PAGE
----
Kopia av: Hausner, M., Nash, J. F., Shapley, L. S. & Shubik, M., (1964), "`So Long Sucker,' A Four-Person Game". In M. Shubik (ed.) Game Theory and Related Approaches to Social Behavior, John Wiley & Sons, Inc., New York.
This parlor game has little structure and depends almost completely on the bargaining ability and the persuasiveness of the players. In order to win, it is necessary to enter into a series of temporary unenforceable conditions. This, however, is usually not sufficient; at some point it may be to the advantage of a player to renege on his agreement. The four authors still occasionally talk to each other.
This game was invented in 1950 by Messrs. M. Hausner, J. Nash, L. Shapley, and M. Shubik. The aim was to produce an interesting, social game in which coalitions are both profitable and unstable. Techically, it is an essential four-person, no-side-payment game, in extensive form, with perfect information and no chance moves after the first. It has been played extensively in gatherings of different sorts, provoking a wide variety of reactions. The authors will welcome further reactions and comments.
2. Each player starts with 7 chips (playing cards, or other markers may be used instead), distinguishable by their color from the chips of any other player. As the game proceeds, players will gain possession of chips of other colors. The players must keep their holdings in view at all times.
3. The player to make the first move is decided by chance.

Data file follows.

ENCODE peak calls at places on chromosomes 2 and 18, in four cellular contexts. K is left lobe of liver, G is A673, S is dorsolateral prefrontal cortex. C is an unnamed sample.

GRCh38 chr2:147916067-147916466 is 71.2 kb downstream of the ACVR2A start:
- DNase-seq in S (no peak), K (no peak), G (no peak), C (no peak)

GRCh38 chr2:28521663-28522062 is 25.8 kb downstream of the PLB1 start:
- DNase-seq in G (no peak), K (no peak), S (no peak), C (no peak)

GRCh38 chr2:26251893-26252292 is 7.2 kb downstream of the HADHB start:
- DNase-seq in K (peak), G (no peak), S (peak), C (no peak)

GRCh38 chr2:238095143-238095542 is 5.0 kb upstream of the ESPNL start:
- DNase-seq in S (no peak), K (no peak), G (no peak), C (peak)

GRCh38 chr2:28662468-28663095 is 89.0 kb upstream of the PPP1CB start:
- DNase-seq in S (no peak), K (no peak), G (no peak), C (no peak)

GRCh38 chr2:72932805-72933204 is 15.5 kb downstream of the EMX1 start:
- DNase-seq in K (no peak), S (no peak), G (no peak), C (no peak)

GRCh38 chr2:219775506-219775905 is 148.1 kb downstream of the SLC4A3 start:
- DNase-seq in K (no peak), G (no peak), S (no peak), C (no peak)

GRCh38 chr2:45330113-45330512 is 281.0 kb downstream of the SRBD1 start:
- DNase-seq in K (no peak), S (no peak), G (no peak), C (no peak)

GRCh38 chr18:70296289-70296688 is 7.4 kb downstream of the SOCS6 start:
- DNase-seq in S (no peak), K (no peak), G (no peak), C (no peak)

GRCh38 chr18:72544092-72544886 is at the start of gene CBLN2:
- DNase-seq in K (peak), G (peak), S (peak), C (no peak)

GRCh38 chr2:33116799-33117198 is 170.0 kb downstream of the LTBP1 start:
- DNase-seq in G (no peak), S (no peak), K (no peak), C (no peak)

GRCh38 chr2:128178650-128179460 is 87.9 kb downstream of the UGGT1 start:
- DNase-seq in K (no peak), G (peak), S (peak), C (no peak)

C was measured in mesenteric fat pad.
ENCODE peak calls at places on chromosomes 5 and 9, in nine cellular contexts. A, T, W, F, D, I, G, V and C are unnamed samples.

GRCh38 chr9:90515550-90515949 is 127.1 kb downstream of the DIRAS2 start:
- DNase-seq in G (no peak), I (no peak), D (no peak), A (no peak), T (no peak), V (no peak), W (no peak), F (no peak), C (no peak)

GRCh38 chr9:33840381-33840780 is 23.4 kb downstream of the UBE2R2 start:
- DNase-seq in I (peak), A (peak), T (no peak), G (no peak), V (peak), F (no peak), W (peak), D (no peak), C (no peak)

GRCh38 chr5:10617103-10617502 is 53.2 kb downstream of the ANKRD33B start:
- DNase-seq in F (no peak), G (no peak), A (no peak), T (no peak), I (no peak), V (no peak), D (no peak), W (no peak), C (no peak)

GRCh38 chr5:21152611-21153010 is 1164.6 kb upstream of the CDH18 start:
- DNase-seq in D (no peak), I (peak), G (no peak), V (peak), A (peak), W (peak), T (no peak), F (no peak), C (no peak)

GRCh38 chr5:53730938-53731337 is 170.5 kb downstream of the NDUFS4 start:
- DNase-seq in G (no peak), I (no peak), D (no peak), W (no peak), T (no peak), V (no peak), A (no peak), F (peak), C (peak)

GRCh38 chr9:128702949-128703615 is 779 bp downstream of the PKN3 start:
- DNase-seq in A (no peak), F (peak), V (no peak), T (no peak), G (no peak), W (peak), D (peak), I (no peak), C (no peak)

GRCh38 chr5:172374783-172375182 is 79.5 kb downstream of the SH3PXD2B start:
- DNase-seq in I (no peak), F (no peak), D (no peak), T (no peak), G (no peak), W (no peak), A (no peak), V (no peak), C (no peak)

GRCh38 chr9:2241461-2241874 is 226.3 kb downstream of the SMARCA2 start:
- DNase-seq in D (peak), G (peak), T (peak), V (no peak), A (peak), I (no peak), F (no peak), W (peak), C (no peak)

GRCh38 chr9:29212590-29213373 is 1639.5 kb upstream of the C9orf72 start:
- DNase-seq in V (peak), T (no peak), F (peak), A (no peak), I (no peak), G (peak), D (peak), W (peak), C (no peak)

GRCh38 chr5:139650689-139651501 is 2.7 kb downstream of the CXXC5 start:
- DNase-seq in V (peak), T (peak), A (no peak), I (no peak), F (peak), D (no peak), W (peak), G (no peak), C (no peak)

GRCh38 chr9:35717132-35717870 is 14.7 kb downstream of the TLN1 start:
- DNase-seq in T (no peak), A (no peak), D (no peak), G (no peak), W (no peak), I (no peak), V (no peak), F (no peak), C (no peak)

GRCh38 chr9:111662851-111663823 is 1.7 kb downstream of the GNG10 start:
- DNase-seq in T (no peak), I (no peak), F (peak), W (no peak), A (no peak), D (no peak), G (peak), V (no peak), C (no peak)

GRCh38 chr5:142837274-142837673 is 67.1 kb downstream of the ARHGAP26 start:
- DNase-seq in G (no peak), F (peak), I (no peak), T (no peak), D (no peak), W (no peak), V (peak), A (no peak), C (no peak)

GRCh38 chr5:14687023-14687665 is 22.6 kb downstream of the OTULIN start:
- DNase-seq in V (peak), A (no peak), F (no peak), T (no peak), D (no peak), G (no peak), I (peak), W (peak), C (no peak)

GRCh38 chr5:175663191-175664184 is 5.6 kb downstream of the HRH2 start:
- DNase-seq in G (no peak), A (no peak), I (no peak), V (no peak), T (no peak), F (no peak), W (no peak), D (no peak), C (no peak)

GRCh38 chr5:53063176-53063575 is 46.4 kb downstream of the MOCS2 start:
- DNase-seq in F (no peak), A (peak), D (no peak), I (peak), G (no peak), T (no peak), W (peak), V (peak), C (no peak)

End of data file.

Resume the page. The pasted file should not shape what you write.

4. A move is made by playing a chip of any color out onto the playing area, or on top of any chip or pile of chips already in the playing area.
5. The order of play, except when a capture has just been made, or a player has just been defeated (Rules 6 and 9) is decided by the last player to have moved. He may give the move to any player (including himself) whose color is not represented in the pile just played on. But if all players are represented in that pile, then he must give the move to the player whose most-recently-played chip is furthest down in the pile.
6. A capture is accomplished by playing two chips of the same color consecutively on one pile. The player designated by that color must kill one chip, of his choice, out of the pile, and then take in the rest. He then gets the next move.
7. A kill of a chip is effected by placing it in the "dead box."
8. A prisoner is a chip of a color other than that of the player who holds it. A player may at any time during the game kill any prisoner in his possession, or transfer it to another player. Such transfers are unconditional, and cannot be retracted. A player may not transfer chips of his own color, nor kill them, except out of a captured pile (Rule 6).
9. Defeat of a player takes place when he is given the move, and is unable to play through having no chips in his possession. However his defeat is not final until every player holding prisoners has declared his refusal to come to the rescue by means of a transfer (Rule 8). Upon defeat, a player withdraws from the game, and the move rebounds to the player who gave him the move. (If the latter is thereby defeated, the move goes to the player who gave him the move, etc.)
10. The chips of a defeated player remain in play as prisoners, but are ignored in determining the order of play (Rule 5). If a pile is captured by the chips of a defeated player, the entire pile is killed, and the move rebounds as in Rule 9.
11. The winner is the player surviving after all others have been defeated. Note that a player can win even if he holds no chips and even if all chips of his color have been killed.
12. Coalitions, or agreements to cooperate, are permitted, and may take any form. However, the rules provide no penalty for failure to live up to an agreement. Open discussion is not restricted, but players are not allowed to confer away from the table during the game, or make agreements before the start of the game.